Peacock - background.doc by shensengvf


									Peacock - background

Peacock Salt are the UK’s largest importer of salt.
Established in 1874 we have 7000 customers throughout the
UK ranging from the NHS, Train Operating Companies, Trunk
Road Contractors and many District and County Councils.

We currently ship salt from Tunisia, Egypt, Spain,
Israel, Germany, Holland, Brazil, France, Sardinia, to a
variety of UK ports.

We have signed a contract in the last 2 weeks with Rio
Tinto – the world’s largest salt producer to bring ships
of up to 65,000 tonnes to the UK.

Peacock sent out Plan B (enc) to more than 600 winter
practitioners in September 09 highlighting our fear that
the UK was going to run out of road salt. This was based
simply on the amount of mining days available and the
demand carried forward from the previous year. The
response was pitiful, and created some bad press, (enc).

We believe that the same situation will arise again this
year, and in spite of constant warnings from us and other
winter organisations, we are seeing no firm plans to
import sufficient stock to cover the shortfall.

1.UKRLG Review and it’s recommendations
Yes, we believe that the report highlights most of the
key issues regarding the problems of salt supply and does
offer   some   solutions.  However   without  clear   and
consistent control over salt procurement and storage from
central government, the UK (en mass) will continue to
attempt to secure sources of salt that will arrive LATE,
be EXPENSIVE and may variable in QUALITY.
Peacock has recognised that this is not simply a UK
problem. Our traditional sources of supply have already
indicated that next year will be as difficult as this
year. We have scoured the world to secure sources of
supply that are reliable, with consistent quality salt.
We have made plans to secure up to 500,000 tonnes per
annum: an increase of more than 70% from our usual import


Peacock have improved our call and order handling systems
to allow us to deal with 700 orders per day we receive.
The failure of the UK suppliers to meet their obligations
puts huge pressures on the organisations such as
ourselves that are approached to try and make up the
shortfall. Lessons for us are to approach all our
customers   by   1st September   2010  to    ensure their
anticipated requirements are included in our overall
We have now put in place stocks on the Thames, Mersey,
Avon, Clyde, Tay. We will continue to bring in stock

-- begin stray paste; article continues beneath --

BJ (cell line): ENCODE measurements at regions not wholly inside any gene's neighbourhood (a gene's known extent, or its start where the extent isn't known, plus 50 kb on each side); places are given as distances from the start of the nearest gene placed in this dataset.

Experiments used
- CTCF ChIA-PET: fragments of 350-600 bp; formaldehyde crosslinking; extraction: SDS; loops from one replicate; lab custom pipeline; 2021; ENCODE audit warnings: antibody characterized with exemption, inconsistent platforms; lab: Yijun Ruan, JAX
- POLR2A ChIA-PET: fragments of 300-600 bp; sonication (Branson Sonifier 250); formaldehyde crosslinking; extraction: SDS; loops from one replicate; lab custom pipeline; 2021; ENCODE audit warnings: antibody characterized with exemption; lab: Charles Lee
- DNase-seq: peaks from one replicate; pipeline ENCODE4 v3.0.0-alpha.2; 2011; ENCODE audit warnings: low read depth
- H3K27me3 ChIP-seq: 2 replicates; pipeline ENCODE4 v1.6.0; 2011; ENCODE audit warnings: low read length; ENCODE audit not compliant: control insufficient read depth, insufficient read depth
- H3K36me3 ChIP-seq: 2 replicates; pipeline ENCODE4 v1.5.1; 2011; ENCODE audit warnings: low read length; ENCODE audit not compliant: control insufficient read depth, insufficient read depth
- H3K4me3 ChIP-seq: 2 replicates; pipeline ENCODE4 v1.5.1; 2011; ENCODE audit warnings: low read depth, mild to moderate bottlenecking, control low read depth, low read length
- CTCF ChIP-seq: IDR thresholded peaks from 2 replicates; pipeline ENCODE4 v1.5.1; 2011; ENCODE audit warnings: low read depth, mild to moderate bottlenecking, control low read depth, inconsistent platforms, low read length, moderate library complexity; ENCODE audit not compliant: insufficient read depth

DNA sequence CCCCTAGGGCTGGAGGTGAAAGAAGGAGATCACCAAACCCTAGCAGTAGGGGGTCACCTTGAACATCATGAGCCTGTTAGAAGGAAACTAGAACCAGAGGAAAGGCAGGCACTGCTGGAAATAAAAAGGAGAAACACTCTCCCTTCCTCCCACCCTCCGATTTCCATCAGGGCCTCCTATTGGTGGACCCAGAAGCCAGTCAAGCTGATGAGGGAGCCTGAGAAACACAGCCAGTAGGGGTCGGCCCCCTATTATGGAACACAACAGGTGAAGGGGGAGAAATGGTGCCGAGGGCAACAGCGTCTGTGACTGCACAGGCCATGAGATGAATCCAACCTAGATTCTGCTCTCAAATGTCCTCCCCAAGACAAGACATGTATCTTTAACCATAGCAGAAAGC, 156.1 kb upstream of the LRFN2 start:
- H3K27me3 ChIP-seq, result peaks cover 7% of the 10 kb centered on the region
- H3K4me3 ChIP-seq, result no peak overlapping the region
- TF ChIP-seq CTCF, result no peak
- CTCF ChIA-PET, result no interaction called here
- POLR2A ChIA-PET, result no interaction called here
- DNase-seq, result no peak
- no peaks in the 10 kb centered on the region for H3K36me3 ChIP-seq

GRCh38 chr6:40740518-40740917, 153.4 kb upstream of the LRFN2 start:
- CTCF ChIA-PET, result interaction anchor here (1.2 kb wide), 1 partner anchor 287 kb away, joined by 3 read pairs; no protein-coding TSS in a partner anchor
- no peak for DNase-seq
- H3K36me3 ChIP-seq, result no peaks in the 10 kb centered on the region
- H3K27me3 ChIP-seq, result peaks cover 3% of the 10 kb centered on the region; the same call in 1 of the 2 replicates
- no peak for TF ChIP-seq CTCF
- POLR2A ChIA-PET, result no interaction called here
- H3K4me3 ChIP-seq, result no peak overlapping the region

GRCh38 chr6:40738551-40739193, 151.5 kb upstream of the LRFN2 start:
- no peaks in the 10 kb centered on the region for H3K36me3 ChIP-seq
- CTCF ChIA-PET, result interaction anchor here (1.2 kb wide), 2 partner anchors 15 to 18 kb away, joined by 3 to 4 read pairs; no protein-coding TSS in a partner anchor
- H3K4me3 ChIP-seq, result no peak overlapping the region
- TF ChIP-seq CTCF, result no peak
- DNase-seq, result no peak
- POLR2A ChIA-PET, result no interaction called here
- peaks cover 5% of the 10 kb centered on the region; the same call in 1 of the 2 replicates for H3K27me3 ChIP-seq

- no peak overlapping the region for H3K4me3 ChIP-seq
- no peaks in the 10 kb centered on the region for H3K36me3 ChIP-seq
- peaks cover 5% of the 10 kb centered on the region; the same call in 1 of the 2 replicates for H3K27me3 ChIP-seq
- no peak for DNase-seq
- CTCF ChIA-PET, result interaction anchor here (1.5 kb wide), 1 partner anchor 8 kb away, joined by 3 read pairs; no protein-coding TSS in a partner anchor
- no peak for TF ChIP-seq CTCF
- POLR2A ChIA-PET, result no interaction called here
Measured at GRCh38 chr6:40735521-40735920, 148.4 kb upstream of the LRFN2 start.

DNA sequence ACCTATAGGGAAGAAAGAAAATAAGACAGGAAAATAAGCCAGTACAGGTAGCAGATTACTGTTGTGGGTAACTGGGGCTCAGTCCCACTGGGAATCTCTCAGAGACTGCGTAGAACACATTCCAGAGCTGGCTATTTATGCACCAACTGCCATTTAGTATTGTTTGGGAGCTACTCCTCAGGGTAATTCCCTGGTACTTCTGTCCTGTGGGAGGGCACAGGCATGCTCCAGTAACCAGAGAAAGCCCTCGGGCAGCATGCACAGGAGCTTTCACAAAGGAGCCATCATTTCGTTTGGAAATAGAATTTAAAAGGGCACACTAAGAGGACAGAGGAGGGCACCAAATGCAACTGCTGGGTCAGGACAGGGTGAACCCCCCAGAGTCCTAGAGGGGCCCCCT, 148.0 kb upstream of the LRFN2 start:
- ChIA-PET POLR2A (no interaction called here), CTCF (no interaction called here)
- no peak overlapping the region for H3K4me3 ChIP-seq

throughout the summer as and when we receive firm
indications from councils and customers of their intent
to order.
The salt cell took a huge amount of pressure from
ourselves and the people involved in the development and
management of this highly emotional and difficult problem
deserve high praise.
We have seen salt stock held by our customers reduce
dramatically. This combined with today’s expectation of a
“next day” delivery, make their wishes unrealistic. We
are prepared for a shortfall of 250-500,000 tonnes, but
are doubtful that the central mechanism will be in place
to ensure that this salt will ever reach the clients who
need it in time.
As a country we are talking about a £10-15 million
problem and a change in salting practices. We will need
200,000 (£50per tonne approx) tonnes stored for 2-3 years
to allow the uk producers to get the stock: production
ratio synchronized allowing the country to start a season
with sufficient stock to see them through an average
winter, with excess requirement being supplied by the UK
mines and when required by importers. Given the amount of
time, effort and consultants fees spent on this and the
cost of not treating the country wide network, we feel
this is a tiny price for the country to pay.

This is not a new situation. In the 1980s Peacock
imported 1 million tonnes over a 2 year period to get us
out of a similar situation. Once the pump had been primed
again the UK mines were able to get the stock in the
right stage of the cycle to ensure continuous supply.

As a longer term solution we must ensure that our stock
is used in more effective ways. Too much salt is spread

on   “untreatable”  surfaces.   Best   practise must  be
established with relation to ploughing and the method of
distribution and type of de icer used.

As a short term measure salt is urgently required to plug
the gap. Should normal winter (circa 1.7 million tonnes)
consumption be resumed, then central intervention will
only be required for a short period of time. Salt has no
shelf life, has a steady demand and can store inside or
out. In order to prevent the feeding frenzy for salt,
that only served to drive freight rates up last year,
then a coordinated central approach, will give stability,
transparency and a degree of budgetary control over what
really is a small problem.

Angus J.G. Craig

Commercial Director

Tel       : 01292 292000

Fax : 01292 292001

Mobile 07771 636 167

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J C Peacock & Company limited, North Harbour, Ayr KA8 8AE

Tel: 01292 292000               Fax: 01292 292001



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